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A Game About Throwing Spears At Penguin Vikings And Hipster Giants

Illustration for article titled A Game About Throwing Spears At Penguin Vikings And Hipster Giantsem/em
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I liked Lichtspeer before I even started playing it. The menu screen, if you’ll believe it, is what sold me.

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Here’s what it looks like:

Illustration for article titled A Game About Throwing Spears At Penguin Vikings And Hipster Giantsem/em
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Where the exit button would normally be, Lichtspeer has a button that reads, “Go home and eat strudel.” And when you press it, a god-like voice triumphantly belts out, “STRUDEL.”

Lichtspeer is an arcade-y spear-throwing game set in “the ancient Germanic future.” You lob your trusty (and pointy) light beams at everything from Viking penguins, to hipster ice giants, to high-diving walruses that will wreck your shit. I tried it out on a whim yesterday, and it’s become my go-to timewaster. When I started playing, the LA sun was still sizzling in the sky. When I finally quit out, I realized I was sitting all alone in a pitch black room.

Mechanically, Lichtspeer is simple, but devilishly satisfying. You stand in place and arc spears at hordes of techno-Germanic goons, each of which move and attack differently. This is a game about flow, about finding that intoxicating sweet spot between aim and instinct. Holding down the mouse button, watching your spear’s arc increase, nailing a speeding zombie right between the eyes—every simple motion is calibrated to feel and sound sublime. Body shots will get the job done in a pinch, but headshots have their own special sound, signaling a bloody rain of bonus points. Headshot combos are even better.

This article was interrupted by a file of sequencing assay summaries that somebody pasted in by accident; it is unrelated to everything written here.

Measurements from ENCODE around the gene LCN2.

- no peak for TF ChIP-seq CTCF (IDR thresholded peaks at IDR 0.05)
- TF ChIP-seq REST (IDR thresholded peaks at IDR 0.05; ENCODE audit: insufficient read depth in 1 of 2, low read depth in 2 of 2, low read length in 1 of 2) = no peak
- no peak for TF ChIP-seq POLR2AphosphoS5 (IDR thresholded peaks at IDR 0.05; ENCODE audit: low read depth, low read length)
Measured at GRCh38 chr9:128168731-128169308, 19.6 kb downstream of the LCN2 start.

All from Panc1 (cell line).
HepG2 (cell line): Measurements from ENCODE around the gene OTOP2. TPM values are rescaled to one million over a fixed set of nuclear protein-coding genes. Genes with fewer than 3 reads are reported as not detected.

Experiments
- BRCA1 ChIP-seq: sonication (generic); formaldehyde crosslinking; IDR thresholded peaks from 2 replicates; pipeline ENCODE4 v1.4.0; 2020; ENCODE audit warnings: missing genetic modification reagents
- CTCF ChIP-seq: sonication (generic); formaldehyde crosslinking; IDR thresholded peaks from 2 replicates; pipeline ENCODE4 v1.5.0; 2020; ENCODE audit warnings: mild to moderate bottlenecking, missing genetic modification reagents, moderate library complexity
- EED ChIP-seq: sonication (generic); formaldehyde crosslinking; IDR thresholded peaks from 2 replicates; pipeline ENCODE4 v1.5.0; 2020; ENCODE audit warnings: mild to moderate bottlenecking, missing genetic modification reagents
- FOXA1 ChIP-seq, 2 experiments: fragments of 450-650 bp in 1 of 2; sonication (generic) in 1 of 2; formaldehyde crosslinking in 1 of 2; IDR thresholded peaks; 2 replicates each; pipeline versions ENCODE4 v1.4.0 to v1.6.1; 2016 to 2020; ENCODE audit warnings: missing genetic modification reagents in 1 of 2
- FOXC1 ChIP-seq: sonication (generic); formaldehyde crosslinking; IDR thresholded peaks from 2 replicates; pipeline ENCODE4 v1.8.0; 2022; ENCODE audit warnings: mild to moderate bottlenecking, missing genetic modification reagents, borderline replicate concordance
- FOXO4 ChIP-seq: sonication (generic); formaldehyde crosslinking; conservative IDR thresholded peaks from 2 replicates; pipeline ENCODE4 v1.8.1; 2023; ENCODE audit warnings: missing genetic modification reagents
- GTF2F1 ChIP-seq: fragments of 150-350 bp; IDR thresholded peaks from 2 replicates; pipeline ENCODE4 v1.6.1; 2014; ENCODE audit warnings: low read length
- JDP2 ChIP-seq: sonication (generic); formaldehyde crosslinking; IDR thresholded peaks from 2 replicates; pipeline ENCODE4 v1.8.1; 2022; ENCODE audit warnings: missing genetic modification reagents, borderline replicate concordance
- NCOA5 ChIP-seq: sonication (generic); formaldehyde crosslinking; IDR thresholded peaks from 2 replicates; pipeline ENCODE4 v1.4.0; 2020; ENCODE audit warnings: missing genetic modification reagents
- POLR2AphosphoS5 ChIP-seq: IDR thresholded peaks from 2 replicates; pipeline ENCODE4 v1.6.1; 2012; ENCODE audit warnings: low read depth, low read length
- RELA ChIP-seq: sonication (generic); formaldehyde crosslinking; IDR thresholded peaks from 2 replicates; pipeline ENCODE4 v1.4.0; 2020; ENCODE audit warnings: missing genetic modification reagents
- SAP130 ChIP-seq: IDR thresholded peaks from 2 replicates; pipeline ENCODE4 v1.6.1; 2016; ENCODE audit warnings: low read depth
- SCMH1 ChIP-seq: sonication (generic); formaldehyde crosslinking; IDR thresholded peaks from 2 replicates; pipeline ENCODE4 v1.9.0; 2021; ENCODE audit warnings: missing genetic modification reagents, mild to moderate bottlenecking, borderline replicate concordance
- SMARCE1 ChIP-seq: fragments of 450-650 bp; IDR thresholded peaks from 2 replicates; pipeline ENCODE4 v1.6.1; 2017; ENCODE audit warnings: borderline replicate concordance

Here’s five minutes of me playing one of the game’s early levels:

There’s a rhythm you sink into as the soundtrack pulses and you chuck spears near and far, never ceasing lest a single enemy burst through and snatch your precious entrails for its entrail collage. In the game’s best moments, it’s got a Zen-like quality to it. Focus. Stay in the moment. Keep your aim true. Don’t let panic set in. Contrary to popular belief, Valhalla does not await. Just cold, entrail-less death.

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That said, while the game mostly does a good job of introducing new enemy types to facilitate slow, deliberate skill growth, a few enemies feel cheap. As the game progresses, instakill scenarios intertwine with longer level segments. Special attacks you can unlock and upgrade mitigate that to a degree, but there’s nothing more frustrating than powering through most of an area—sweating and cursing all the while—only for a last-second bullshit baddie to ruin everything.

The short version? Lichtspeer is very fun when it’s not frustrating as the Norse depiction of hell. It’s easily worth $10.

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Also, its in-game currency is called LSD:

Illustration for article titled A Game About Throwing Spears At Penguin Vikings And Hipster Giantsem/em
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Naturally.

You’re reading Steamed, Kotaku’s page dedicated to all things in and around Valve’s wildly popular PC gaming service. Games, culture, community creations, criticism, guides, videos—everything. If you’ve found anything cool/awful on Steam, send us a message to let us know.

Kotaku senior reporter. Beats: Twitch, streaming, PC gaming. Writing a book about streamers tentatively titled "STREAMERS" to be published by Atria/Simon & Schuster in the future.

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